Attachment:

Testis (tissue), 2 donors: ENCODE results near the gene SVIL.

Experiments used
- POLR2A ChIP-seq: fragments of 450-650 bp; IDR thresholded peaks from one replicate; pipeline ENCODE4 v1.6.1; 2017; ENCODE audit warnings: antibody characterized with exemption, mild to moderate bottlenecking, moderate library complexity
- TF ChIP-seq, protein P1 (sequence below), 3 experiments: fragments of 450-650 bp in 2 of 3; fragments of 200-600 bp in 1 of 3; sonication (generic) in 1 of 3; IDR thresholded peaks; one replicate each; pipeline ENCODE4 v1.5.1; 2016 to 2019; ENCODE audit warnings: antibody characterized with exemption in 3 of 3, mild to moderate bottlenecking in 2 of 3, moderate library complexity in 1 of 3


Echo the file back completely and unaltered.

Testis (tissue), 2 donors: ENCODE results near the gene SVIL.

Experiments used
- POLR2A ChIP-seq: fragments of 450-650 bp; IDR thresholded peaks from one replicate; pipeline ENCODE4 v1.6.1; 2017; ENCODE audit warnings: antibody characterized with exemption, mild to moderate bottlenecking, moderate library complexity
- TF ChIP-seq, protein P1 (sequence below), 3 experiments: fragments of 450-650 bp in 2 of 3; fragments of 200-600 bp in 1 of 3; sonication (generic) in 1 of 3; IDR thresholded peaks; one replicate each; pipeline ENCODE4 v1.5.1; 2016 to 2019; ENCODE audit warnings: antibody characterized with exemption in 3 of 3, mild to moderate bottlenecking in 2 of 3, moderate library complexity in 1 of 3